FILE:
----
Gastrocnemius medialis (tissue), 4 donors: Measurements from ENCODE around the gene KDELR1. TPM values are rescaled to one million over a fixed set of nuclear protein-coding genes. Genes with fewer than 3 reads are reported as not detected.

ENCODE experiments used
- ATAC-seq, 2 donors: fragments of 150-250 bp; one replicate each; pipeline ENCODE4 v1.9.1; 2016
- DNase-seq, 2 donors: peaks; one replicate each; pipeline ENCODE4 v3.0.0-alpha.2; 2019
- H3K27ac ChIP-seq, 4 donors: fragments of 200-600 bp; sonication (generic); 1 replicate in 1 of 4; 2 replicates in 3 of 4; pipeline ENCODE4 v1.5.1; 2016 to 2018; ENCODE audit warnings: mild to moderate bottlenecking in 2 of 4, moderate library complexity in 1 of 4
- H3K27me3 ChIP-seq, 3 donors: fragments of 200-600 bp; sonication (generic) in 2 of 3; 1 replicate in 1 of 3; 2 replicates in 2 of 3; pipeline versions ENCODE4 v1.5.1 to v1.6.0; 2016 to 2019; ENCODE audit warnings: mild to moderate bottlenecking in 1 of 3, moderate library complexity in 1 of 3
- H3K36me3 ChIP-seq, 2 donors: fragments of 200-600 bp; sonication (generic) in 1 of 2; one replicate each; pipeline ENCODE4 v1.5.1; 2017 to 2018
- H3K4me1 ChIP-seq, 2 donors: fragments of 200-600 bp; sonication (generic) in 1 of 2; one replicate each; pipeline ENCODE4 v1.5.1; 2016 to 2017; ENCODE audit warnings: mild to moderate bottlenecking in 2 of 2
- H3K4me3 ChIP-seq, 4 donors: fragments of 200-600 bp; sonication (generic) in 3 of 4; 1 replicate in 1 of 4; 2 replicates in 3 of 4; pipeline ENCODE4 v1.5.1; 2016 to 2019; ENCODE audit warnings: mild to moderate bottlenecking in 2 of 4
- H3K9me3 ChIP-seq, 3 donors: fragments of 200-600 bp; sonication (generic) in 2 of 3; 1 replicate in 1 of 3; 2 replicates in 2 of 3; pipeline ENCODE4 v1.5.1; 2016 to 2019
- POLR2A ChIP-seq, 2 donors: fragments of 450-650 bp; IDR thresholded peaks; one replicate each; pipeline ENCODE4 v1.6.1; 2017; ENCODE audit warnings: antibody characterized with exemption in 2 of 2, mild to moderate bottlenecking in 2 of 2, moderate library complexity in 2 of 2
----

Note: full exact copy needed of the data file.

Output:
Gastrocnemius medialis (tissue), 4 donors: Measurements from ENCODE around the gene KDELR1. TPM values are rescaled to one million over a fixed set of nuclear protein-coding genes. Genes with fewer than 3 reads are reported as not detected.

ENCODE experiments used
- ATAC-seq, 2 donors: fragments of 150-250 bp; one replicate each; pipeline ENCODE4 v1.9.1; 2016
- DNase-seq, 2 donors: peaks; one replicate each; pipeline ENCODE4 v3.0.0-alpha.2; 2019
- H3K27ac ChIP-seq, 4 donors: fragments of 200-600 bp; sonication (generic); 1 replicate in 1 of 4; 2 replicates in 3 of 4; pipeline ENCODE4 v1.5.1; 2016 to 2018; ENCODE audit warnings: mild to moderate bottlenecking in 2 of 4, moderate library complexity in 1 of 4
- H3K27me3 ChIP-seq, 3 donors: fragments of 200-600 bp; sonication (generic) in 2 of 3; 1 replicate in 1 of 3; 2 replicates in 2 of 3; pipeline versions ENCODE4 v1.5.1 to v1.6.0; 2016 to 2019; ENCODE audit warnings: mild to moderate bottlenecking in 1 of 3, moderate library complexity in 1 of 3
- H3K36me3 ChIP-seq, 2 donors: fragments of 200-600 bp; sonication (generic) in 1 of 2; one replicate each; pipeline ENCODE4 v1.5.1; 2017 to 2018
- H3K4me1 ChIP-seq, 2 donors: fragments of 200-600 bp; sonication (generic) in 1 of 2; one replicate each; pipeline ENCODE4 v1.5.1; 2016 to 2017; ENCODE audit warnings: mild to moderate bottlenecking in 2 of 2
- H3K4me3 ChIP-seq, 4 donors: fragments of 200-600 bp; sonication (generic) in 3 of 4; 1 replicate in 1 of 4; 2 replicates in 3 of 4; pipeline ENCODE4 v1.5.1; 2016 to 2019; ENCODE audit warnings: mild to moderate bottlenecking in 2 of 4
- H3K9me3 ChIP-seq, 3 donors: fragments of 200-600 bp; sonication (generic) in 2 of 3; 1 replicate in 1 of 3; 2 replicates in 2 of 3; pipeline ENCODE4 v1.5.1; 2016 to 2019
- POLR2A ChIP-seq, 2 donors: fragments of 450-650 bp; IDR thresholded peaks; one replicate each; pipeline ENCODE4 v1.6.1; 2017; ENCODE audit warnings: antibody characterized with exemption in 2 of 2, mild to moderate bottlenecking in 2 of 2, moderate library complexity in 2 of 2